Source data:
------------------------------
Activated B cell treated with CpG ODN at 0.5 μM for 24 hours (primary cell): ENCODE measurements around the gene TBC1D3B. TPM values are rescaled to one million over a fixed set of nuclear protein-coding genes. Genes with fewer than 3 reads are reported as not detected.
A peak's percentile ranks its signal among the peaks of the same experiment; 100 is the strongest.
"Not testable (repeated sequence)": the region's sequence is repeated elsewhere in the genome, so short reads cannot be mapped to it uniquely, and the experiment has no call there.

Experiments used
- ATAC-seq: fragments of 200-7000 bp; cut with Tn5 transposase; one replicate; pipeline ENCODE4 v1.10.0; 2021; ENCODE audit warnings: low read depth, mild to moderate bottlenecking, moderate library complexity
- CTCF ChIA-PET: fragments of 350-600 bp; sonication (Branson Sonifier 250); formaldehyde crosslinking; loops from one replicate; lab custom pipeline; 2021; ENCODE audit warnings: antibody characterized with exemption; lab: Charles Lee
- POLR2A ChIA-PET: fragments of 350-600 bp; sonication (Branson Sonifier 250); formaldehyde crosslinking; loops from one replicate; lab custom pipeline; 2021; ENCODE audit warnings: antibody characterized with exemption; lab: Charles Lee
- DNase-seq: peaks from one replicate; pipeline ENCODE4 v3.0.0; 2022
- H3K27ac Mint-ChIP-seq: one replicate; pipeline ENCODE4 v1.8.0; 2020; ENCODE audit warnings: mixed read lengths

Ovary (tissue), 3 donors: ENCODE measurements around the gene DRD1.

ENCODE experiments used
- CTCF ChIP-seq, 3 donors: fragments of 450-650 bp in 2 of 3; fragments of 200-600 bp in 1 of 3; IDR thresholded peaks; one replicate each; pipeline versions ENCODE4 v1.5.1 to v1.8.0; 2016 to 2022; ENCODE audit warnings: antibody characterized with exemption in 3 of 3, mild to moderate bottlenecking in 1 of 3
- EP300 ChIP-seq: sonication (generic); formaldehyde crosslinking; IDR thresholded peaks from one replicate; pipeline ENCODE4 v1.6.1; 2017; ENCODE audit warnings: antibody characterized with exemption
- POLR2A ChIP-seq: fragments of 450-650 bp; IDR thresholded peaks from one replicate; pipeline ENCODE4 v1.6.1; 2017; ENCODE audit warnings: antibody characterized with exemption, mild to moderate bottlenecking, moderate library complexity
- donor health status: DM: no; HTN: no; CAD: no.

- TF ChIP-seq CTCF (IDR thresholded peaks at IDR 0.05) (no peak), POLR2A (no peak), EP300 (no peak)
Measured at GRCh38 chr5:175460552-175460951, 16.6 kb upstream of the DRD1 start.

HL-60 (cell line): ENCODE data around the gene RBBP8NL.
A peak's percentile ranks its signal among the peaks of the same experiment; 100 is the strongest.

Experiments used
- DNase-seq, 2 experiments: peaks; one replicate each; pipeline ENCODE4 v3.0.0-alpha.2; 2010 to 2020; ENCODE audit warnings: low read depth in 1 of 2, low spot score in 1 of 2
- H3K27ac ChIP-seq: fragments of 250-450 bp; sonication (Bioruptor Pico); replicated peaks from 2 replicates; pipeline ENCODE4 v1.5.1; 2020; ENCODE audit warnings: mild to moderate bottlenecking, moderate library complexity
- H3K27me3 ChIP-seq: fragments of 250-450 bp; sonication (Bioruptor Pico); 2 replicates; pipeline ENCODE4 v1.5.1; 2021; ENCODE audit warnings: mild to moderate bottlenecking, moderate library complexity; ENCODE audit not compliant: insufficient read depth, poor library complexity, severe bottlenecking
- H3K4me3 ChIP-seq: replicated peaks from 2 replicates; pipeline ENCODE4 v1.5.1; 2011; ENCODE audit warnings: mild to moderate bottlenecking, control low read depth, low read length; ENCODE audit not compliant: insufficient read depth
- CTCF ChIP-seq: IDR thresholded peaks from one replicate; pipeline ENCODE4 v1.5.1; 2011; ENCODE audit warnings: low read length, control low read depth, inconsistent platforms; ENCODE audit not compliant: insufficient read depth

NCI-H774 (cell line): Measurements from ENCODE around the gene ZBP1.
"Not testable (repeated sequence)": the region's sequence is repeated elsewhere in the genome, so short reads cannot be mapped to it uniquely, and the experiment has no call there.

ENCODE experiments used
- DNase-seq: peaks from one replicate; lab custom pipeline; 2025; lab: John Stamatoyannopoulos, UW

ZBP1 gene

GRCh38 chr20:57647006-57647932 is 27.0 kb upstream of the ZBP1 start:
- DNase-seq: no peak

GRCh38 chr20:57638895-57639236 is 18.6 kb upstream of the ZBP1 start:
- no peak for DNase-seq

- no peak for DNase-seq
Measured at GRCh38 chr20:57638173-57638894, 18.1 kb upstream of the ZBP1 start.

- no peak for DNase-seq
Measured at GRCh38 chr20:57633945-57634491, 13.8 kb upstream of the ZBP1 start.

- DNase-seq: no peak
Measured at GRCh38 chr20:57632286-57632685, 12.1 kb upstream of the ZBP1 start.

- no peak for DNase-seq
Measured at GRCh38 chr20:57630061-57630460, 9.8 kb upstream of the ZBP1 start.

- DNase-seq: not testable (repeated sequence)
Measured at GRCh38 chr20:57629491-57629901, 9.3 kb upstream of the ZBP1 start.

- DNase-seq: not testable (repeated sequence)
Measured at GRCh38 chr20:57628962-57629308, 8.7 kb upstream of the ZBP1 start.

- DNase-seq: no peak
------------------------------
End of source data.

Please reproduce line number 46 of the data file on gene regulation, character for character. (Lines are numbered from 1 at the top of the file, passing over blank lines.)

Measured at GRCh38 chr20:57628962-57629308, 8.7 kb upstream of the ZBP1 start.